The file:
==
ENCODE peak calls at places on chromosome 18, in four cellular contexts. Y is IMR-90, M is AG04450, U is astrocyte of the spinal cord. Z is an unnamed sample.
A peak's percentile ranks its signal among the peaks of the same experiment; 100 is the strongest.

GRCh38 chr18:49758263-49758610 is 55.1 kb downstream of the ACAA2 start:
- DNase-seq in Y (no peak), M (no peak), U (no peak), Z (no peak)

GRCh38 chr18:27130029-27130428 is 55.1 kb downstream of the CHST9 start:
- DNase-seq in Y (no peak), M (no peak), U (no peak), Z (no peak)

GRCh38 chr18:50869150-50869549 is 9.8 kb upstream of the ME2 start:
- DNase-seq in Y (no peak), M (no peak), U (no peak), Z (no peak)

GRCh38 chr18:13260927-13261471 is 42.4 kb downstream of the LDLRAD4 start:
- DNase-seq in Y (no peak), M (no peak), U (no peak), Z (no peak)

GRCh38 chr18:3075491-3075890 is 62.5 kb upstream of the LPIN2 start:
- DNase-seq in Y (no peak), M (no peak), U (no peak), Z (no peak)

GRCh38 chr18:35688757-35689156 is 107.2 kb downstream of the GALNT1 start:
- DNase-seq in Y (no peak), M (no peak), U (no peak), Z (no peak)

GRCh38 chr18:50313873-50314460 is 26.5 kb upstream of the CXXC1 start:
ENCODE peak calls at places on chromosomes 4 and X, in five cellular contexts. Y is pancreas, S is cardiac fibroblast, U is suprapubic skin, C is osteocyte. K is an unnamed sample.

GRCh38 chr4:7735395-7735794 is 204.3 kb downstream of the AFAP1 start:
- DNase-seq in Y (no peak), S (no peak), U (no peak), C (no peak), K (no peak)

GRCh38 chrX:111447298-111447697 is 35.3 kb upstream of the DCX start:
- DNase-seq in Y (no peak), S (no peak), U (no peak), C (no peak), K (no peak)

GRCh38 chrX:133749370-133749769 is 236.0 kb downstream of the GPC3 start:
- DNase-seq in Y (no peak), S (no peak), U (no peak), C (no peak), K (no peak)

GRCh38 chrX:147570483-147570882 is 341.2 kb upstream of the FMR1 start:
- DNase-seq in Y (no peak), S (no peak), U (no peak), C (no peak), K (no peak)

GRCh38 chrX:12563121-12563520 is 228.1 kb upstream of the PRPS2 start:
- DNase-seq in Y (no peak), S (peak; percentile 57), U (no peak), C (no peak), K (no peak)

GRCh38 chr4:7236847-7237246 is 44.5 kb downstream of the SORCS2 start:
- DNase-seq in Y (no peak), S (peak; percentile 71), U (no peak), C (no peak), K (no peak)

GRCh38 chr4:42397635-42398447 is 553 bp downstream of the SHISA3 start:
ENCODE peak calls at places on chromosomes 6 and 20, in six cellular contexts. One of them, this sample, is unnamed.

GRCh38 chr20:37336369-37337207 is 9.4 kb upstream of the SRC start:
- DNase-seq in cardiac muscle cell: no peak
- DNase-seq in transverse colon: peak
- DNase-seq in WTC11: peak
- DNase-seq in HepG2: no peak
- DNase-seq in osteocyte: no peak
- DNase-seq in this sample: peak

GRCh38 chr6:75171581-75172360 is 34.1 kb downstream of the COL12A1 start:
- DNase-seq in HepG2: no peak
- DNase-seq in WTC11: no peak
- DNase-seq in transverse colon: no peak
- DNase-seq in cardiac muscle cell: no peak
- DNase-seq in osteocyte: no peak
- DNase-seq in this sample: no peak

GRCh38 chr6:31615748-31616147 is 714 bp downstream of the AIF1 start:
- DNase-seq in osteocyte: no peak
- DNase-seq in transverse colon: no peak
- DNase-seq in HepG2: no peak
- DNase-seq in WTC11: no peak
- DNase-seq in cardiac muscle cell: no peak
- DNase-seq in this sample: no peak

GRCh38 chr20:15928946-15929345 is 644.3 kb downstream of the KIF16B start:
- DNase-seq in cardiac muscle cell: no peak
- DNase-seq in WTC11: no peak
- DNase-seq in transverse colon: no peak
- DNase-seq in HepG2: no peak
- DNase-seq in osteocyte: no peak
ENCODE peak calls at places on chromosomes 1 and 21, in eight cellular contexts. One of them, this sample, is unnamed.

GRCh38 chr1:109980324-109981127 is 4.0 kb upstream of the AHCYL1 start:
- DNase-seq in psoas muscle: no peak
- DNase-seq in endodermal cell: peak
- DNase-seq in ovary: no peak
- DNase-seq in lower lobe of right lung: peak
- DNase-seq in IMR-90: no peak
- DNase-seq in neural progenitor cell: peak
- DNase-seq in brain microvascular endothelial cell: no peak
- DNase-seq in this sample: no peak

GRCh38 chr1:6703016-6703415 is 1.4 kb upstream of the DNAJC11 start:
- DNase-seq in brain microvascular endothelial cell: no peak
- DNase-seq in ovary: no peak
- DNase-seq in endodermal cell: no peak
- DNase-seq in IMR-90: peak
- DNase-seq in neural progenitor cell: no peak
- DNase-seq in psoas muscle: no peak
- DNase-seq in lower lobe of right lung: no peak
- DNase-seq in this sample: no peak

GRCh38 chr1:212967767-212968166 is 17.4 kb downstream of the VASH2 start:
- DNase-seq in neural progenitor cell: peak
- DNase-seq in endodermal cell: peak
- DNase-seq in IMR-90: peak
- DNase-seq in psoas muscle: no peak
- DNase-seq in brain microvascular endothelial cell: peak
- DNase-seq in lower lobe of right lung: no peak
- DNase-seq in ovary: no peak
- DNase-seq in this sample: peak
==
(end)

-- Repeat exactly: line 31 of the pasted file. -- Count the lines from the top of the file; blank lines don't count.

GRCh38 chr20:37336369-37337207 is 9.4 kb upstream of the SRC start: